|Sorry, I couldn't find the one with the goat. http://www.nebraskahistory.org/lib-arch/research/photos/digital/newlook.htm|
I was involved in a conversation with other authors a while back and we got around to authors criticizing other authors about the authenticity of their work. These were writers who had used the lives of their parents or grandparents as the basis of their stories. My question is why did these critics think they knew more than the writers?
The US is a large country with many cultures merged into the over all American one. Our politics are full of it, so are stereotypes. Within cities as well as throughout the different regions of our nation areas have their own subcultures. I think it is safe to say that no one knows everything about every area and subculture there is. Different regions progressed into modernity at differing rates due to many factors, climate, resources, education, poverty, location, etc.
To me reading about other living styles and ways is part of the joy of reading. I know little about the ways of the deep south, the west, urban living today let alone how it was in the 1960’s, 1930’s, 1880’s. It takes more research than I'm going to do in order to learn enough to comment on the authenticity of someone else's writing of a specific place and time.
We all have general ideas of other cultures and eras. We all also have concepts of how people live within those. Our understanding of historical eras or cultures etc. maybe no where near what the people who are living or lived experience. Remember the social studies book when you were a kid that had the picture of a soddy with the goat on the roof? That has always stuck with me. Maybe they don’t use it anymore, but it can illustrate my point.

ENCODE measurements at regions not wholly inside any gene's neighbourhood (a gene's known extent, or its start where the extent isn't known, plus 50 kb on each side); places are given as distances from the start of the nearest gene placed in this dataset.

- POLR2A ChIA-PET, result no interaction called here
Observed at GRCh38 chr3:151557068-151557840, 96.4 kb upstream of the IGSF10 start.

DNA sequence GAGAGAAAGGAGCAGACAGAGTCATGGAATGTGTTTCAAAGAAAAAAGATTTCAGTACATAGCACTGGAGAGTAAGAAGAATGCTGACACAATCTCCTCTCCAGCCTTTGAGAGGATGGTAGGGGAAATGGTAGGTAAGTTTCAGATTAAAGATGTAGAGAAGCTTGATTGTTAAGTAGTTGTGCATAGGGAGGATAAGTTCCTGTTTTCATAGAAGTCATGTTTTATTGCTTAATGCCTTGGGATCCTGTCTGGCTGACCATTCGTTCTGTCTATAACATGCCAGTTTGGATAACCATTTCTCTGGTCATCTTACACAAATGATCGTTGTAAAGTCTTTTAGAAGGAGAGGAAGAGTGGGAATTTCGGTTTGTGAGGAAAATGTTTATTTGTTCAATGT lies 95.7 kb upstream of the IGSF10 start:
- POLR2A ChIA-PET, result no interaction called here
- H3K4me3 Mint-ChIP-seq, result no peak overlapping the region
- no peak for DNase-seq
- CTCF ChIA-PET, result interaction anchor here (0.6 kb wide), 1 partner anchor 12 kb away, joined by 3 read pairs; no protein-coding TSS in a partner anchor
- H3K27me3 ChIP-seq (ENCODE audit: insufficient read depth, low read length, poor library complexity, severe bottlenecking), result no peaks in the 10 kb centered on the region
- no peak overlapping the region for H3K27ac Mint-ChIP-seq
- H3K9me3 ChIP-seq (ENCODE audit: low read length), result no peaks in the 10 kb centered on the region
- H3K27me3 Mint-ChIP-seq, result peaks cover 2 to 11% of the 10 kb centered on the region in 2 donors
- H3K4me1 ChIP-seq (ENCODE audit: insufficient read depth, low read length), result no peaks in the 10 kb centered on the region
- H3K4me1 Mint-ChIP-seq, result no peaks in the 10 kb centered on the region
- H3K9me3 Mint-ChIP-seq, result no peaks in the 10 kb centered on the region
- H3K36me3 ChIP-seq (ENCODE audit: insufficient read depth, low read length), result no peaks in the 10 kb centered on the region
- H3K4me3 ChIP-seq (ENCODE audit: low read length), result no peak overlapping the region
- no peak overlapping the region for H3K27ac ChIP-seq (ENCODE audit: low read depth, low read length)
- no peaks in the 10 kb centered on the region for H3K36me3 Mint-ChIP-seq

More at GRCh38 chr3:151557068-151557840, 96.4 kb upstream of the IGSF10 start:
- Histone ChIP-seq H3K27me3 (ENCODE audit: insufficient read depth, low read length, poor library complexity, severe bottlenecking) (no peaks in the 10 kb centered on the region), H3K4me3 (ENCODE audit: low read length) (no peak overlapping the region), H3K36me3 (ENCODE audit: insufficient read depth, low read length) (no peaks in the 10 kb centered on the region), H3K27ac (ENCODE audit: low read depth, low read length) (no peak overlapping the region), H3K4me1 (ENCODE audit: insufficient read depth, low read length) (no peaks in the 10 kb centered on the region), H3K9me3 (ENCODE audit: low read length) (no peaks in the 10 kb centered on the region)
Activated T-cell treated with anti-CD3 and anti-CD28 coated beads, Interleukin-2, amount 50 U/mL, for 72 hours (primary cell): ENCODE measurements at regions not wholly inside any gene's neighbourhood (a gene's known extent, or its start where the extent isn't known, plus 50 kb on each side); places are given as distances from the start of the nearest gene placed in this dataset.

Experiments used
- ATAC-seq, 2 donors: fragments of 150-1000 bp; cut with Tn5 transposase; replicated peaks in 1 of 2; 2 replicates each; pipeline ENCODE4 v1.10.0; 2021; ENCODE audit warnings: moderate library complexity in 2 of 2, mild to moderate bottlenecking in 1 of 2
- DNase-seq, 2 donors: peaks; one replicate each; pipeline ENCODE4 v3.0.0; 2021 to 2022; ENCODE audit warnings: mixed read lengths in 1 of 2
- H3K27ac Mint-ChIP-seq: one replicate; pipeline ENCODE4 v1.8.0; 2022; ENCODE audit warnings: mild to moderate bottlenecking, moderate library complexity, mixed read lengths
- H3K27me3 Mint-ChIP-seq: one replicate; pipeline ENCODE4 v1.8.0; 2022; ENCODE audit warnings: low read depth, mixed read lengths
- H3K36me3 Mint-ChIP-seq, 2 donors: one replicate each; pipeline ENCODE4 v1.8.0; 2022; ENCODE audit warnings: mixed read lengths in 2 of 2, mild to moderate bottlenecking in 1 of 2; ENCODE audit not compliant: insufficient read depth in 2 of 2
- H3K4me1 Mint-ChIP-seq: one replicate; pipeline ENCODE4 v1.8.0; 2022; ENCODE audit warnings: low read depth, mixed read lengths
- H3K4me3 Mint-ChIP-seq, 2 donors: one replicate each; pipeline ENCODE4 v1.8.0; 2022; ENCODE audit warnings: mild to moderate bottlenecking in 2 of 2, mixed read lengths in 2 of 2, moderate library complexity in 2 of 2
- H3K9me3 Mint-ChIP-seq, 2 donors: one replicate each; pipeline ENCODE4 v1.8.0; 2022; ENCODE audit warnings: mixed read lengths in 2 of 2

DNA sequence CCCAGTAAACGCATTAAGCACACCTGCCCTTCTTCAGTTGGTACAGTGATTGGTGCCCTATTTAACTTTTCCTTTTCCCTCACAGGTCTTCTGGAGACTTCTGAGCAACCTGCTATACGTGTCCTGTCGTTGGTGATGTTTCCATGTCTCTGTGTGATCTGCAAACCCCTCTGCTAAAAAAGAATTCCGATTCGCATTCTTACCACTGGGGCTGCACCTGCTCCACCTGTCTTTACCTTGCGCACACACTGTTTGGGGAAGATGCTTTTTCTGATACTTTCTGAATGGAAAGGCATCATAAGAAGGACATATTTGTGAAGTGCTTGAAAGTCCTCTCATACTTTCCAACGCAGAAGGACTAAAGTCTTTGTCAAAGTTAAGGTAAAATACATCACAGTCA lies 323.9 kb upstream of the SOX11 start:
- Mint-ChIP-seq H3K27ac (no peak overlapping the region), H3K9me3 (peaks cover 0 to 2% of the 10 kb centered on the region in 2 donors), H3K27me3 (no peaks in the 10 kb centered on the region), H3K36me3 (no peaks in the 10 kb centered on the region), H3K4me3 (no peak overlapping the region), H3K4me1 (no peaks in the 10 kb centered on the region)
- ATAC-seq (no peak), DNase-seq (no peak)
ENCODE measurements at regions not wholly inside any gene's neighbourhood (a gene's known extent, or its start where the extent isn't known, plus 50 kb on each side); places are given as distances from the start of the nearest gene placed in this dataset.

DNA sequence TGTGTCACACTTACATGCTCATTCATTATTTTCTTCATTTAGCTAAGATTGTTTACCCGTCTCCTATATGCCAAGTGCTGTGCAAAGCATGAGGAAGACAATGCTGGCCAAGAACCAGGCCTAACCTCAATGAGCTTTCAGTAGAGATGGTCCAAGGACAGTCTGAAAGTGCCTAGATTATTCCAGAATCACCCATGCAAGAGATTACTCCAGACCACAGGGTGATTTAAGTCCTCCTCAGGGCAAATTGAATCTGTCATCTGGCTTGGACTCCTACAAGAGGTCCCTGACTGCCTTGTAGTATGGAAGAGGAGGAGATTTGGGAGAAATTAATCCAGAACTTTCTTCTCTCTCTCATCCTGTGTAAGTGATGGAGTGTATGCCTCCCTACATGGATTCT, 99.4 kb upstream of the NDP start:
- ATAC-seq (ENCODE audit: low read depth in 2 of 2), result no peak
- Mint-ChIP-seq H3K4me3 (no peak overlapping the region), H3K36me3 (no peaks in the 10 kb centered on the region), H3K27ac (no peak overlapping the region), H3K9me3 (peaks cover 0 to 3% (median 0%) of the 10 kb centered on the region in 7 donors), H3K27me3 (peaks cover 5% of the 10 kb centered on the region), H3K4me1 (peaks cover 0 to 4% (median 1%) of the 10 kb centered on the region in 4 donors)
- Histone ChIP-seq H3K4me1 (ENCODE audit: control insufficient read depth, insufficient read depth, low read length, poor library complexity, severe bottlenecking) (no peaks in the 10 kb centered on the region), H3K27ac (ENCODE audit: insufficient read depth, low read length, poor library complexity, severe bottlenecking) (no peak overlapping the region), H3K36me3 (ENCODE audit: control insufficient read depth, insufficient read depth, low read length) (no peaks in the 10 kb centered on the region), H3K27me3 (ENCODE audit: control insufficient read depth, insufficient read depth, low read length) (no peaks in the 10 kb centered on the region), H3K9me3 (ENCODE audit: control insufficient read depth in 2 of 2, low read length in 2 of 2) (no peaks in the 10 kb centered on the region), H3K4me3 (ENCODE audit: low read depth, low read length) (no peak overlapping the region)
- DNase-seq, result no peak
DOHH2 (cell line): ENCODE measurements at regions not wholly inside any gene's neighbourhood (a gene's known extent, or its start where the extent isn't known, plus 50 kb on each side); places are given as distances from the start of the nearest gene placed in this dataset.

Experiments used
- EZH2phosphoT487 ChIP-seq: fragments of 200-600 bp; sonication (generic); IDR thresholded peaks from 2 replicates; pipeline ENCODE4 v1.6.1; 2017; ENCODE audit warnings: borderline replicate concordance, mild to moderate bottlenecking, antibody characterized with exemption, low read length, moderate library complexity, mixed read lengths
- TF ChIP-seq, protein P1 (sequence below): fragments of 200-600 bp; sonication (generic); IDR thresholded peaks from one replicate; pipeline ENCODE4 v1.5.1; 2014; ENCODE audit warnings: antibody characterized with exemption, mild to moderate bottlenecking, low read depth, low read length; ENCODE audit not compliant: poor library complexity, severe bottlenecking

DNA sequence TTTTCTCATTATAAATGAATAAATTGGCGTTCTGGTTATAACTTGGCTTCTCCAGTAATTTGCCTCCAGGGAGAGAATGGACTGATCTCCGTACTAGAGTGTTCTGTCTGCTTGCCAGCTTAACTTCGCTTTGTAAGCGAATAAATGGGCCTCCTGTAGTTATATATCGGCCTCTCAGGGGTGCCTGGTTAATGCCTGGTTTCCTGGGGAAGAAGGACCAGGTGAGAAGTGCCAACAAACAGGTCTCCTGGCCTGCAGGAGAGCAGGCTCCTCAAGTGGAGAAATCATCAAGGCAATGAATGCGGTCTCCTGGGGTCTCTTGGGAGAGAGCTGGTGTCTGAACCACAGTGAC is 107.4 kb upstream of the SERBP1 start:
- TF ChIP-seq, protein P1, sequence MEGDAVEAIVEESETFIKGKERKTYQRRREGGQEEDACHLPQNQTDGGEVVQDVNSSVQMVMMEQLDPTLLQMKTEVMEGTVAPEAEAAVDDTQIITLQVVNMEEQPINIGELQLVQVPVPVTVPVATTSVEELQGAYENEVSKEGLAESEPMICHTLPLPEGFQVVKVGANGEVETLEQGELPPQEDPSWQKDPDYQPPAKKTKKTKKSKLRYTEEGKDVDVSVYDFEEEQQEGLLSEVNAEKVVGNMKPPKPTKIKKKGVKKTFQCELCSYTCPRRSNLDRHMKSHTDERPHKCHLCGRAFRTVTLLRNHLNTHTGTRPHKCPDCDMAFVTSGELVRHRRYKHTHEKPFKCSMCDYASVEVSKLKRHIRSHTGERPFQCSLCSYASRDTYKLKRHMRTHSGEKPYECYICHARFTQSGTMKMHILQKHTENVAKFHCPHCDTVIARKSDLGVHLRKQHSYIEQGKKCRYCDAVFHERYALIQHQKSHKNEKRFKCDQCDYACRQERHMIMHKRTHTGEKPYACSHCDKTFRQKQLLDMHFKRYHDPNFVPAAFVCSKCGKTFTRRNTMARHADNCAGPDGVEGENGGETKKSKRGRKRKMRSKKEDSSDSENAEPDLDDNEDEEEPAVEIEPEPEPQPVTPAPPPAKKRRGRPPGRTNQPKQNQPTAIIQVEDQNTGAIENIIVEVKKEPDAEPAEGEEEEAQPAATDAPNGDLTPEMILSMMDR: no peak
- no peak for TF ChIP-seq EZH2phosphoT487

I’m married to a farmer. We live in western Illinois. No, not Chicago. That’s four hours away. We went to one of the suburbs to visit friends one summer. They had a party where we were the only ones not from the burbs. As I stood in a group of women who weren’t familiar with agriculture in the 1980’s, the question came up as to wether I had to cook for threshers and what I did all day. The image of that picture came to mind of them thinking I lived in a soddy and had goats mowing the grass.
Surprise was written all over their faces when I said we didn’t have threshers, we had huge machines called combines and that I put my kids breakfast in the microwave and actually had a washer and drier as well as a computer. I’m sure they would have been less surprised that a girl I went to college with in the ’70’s came from a farm with no running water. That would have fit their idea of farm living better.
The point of all this is to be careful when you criticize others writers. Realize you don’t know it all and they will be much more familiar with their topic than you are. They may have lived what they are writing about.
We are told to write what we know. When critiquing or reviewing, be careful you might not know what you think you know.
“It seems some people are just looking for something to tear apart. Craziness.” Sheila Hollinghead
Sophie Dawson writes Christian fiction. She lives with her husband and cat on a farm in western Illinois. Her Cottonwood Series novels have been Indie Book of the Day and Healing Love received first place in the genre in AuthorStand.com’s 2012 contest and a second in eLit 2012 contest.
Sophie blogs one a week on her website sophie-dawson.com as well as barndoor.net in edition to AuthorCulture.com.
She has recently released her fourth and fifth books, Leah’s Peace and Chasing Norie.